For over a year now, governments across the world have introduced and enforced a series of arbitrary restrictions on their citizens and their businesses, but not without a certain degree of pushback.
Some small businesses in Germany have found a creative way to maneuver around the diktats of Chancellor Angela Merkel and other governmental leaders. The Washington Post reports that many small family-owned stores have started selling “essential” items in order to stay open and allow their customers an unencumbered shopping experience.
While one might not expect to find toilet paper and food for sale at a clothing store, this is exactly the approach that family-run clothing store Modehaus Kuhn has taken. Now it has rebranded itself as a “toilet paper flagship store”—which continues to sell clothes, as well.
“We did it to remain open and generate sales that are basically essential for our survival,” store manager Johannes Kuhn told the Post. “On the other hand, it’s satire that’s simply a criticism of the injustices of [government] decisions.”
Kuhn went on to call it “absurd” that the government enforces hygiene measures on some stores while giving a free pass to others. He now has other small clothing stores in Germany calling him up to ask his advice on bypassing government restrictions.
While so-called “essential” businesses have been allowed to operate almost as normal, smaller stores and those whose products are deemed unimportant have been subject to an entirely different set of restrictions. Those businesses which get the “essential” label from the government are typically big box chain stores which would have survived the pandemic anyway, thanks to brand recognition and the ease of online shopping from home.
The smaller, mom-and-pop stores suffer the most under economic shutdowns. In the United States, the definition of an “essential” business has always been contentious, especially when so-called “nonessential” businesses were closed.
The main question, of course, remains: Essential to whom?
Who would you deem unessential? The waitress struggling to pay her college tuition? Or perhaps the independent bookstore owner who just put his life savings into his business? How about the janitor whose family depends on his income for food on the table? Which of these people should be denied the dignity of work, and the income that is the fruit of their efforts?
As Mike Rowe, host of the “Dirty Jobs” television series, said last year, “I don’t think there is any such thing as a nonessential worker.”
Some will say that we should be grateful that stores now, for the most part, operate under restrictions, rather than being shut down completely. Any gratitude in this regard should be directed at God for our divinely given rights, not towards our elected leaders who have violated those rights for the better part of a year, only to back off slightly as of late.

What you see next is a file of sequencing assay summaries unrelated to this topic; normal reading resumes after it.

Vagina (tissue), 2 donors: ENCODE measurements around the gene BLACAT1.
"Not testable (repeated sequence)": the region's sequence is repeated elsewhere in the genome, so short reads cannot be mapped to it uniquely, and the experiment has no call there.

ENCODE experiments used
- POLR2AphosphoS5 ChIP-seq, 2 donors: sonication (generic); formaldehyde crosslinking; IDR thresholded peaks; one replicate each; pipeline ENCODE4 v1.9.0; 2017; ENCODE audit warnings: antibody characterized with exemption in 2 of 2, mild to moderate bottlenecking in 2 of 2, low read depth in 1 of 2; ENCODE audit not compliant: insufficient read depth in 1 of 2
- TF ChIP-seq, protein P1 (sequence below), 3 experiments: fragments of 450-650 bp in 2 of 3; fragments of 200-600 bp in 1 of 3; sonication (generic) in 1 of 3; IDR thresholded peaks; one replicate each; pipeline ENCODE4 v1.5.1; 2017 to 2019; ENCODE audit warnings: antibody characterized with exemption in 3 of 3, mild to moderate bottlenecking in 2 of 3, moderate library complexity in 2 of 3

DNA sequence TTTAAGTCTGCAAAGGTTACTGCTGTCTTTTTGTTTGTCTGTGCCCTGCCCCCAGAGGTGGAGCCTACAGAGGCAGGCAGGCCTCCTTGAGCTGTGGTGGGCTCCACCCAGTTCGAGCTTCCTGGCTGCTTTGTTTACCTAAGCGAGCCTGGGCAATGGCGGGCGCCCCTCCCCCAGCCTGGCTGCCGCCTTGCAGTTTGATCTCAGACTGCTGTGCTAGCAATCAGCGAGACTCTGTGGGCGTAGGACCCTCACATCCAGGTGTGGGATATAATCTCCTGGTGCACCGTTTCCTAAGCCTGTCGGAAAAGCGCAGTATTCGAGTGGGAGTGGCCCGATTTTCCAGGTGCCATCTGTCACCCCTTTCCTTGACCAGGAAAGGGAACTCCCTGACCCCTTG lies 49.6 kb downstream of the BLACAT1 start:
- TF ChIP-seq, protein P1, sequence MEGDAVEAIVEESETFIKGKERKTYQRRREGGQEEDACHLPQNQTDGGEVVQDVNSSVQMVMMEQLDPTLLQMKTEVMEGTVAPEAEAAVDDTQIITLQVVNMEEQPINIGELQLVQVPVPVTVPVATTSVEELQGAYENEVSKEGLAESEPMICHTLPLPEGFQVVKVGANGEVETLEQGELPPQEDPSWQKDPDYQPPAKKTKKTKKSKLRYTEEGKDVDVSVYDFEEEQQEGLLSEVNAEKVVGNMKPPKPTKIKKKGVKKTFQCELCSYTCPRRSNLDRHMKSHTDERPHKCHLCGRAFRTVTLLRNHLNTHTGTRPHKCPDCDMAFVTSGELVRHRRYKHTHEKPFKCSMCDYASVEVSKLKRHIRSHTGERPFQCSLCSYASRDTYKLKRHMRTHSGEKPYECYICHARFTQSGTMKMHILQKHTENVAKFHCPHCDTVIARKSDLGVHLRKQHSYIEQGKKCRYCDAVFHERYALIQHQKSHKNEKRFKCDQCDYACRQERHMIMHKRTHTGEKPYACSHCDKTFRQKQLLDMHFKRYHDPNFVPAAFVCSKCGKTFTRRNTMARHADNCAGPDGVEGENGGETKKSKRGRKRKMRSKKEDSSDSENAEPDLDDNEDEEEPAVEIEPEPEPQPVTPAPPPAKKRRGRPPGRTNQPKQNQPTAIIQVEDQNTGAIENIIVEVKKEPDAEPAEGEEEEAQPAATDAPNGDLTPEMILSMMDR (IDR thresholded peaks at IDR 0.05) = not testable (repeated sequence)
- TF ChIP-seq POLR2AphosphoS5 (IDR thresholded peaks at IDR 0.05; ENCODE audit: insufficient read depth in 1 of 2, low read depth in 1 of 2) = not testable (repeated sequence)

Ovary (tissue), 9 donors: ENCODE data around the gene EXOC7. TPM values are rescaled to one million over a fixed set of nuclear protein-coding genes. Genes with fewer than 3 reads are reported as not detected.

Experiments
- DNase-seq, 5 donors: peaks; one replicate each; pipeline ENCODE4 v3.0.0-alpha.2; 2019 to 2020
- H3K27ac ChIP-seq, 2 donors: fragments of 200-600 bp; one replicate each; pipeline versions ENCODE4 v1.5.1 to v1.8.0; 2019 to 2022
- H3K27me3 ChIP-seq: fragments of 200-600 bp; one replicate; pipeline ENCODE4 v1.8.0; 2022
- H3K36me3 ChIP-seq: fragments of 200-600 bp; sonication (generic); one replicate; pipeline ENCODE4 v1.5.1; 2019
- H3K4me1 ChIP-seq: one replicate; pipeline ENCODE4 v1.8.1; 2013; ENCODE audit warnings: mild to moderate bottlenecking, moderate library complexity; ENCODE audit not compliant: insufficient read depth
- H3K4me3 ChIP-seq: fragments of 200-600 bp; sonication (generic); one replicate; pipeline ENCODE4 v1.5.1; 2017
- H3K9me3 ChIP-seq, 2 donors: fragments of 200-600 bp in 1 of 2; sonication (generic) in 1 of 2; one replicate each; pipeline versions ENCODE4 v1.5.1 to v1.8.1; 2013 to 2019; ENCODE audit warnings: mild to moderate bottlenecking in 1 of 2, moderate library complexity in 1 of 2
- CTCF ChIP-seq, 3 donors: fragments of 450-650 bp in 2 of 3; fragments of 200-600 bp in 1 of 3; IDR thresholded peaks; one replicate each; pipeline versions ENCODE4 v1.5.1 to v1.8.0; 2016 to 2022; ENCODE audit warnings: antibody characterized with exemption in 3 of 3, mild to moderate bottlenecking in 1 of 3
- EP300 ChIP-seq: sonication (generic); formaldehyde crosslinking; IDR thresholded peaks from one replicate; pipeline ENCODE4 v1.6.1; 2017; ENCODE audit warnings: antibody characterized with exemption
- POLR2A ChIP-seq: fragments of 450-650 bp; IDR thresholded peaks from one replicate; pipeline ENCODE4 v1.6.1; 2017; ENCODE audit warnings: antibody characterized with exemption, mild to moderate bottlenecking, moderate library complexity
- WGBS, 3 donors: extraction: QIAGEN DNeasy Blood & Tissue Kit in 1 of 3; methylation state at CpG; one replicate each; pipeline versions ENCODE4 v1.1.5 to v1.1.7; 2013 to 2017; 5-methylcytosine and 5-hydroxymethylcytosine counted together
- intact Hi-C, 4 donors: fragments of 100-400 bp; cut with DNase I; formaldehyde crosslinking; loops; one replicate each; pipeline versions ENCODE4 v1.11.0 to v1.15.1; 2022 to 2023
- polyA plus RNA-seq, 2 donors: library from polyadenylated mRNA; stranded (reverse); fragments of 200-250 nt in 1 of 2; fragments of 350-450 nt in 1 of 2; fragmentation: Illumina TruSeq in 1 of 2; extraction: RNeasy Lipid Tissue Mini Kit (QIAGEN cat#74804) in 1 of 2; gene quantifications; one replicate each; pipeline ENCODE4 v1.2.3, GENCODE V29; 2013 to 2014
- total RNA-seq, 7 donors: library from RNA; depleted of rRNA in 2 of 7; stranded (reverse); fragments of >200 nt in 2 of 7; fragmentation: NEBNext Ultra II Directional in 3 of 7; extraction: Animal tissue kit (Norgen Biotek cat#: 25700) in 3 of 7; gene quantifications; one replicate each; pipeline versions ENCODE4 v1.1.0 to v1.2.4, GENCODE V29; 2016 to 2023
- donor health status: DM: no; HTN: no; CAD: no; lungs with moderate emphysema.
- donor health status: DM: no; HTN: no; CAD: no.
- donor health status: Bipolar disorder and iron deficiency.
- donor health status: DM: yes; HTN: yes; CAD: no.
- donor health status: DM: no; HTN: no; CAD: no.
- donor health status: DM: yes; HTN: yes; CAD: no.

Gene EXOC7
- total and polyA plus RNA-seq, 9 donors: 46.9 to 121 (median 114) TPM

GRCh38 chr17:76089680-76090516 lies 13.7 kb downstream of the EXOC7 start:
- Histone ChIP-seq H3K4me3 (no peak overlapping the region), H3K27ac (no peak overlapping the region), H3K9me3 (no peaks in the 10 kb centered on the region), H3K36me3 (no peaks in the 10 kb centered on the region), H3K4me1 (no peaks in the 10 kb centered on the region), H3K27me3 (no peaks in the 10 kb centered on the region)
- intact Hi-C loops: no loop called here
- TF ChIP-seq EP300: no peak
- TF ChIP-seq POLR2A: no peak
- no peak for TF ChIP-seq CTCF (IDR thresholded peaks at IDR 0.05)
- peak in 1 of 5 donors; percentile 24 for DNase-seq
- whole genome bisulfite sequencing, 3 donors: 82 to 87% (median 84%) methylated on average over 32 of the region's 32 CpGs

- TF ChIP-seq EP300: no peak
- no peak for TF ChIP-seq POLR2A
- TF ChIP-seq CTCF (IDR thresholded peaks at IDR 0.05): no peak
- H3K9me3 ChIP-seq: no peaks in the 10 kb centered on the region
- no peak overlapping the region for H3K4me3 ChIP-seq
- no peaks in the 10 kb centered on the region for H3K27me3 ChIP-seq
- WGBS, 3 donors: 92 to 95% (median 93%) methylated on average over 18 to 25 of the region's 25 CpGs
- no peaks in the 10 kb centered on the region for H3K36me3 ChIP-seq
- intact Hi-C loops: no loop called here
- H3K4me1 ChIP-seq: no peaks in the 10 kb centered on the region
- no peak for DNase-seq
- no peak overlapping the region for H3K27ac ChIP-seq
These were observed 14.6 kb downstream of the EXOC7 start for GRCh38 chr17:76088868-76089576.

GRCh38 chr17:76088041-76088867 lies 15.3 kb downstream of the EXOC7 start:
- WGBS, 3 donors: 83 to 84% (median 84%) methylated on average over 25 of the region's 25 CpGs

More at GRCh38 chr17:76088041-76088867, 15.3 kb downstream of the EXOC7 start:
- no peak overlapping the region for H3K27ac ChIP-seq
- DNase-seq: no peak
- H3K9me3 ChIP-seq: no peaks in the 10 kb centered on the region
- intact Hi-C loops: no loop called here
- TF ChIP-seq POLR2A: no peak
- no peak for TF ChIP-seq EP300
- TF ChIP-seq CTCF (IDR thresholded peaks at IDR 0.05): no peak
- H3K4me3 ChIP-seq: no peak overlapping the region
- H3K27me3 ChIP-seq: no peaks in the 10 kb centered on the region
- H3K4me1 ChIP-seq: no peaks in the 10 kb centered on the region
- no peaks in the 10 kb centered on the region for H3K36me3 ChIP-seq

Besides, Americans may still have need of the Modehaus Kuhn style of creative resistance to the arbitrariness of government. For example, the CDC director has called for Michigan to be locked down once again, as COVID cases surge in the state. The United States may not be done with the unprecedented infringement of its citizens’ freedoms.
As such, it is important that demonstrations such as Modehaus Kuhn’s not only take place, but that they are shared widely. Not only do they give people the courage to stage their own little protests against the infringement of their rights, they also allow us to laugh at our arbitrary leaders. We could all use a laugh these days, and perhaps the funny way stories as these shake out will help us to remember the tragedies imposed by our government during the pandemic.
From the economic consequences of government mandated shutdowns, to the immense increase of deaths of despair caused by the same, the damage to American society, and to nations across the world, has not been limited to the mayhem and death inflicted by COVID-19 itself. Hopefully voters will remember how their leaders’ actions affected their lives and will vote in the next election cycle to throw out any politician who has no respect for their God-given rights.
In the meantime, we should all find ways to fit some sort of “toilet paper flagship store” into our lives. We need to keep these stories alive.
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Anders Koskinen is an Editorial Associate at Intellectual Takeout. He earned his BA from the University of Minnesota in December 2016 where he graduated with a double major in Journalism and Political Science.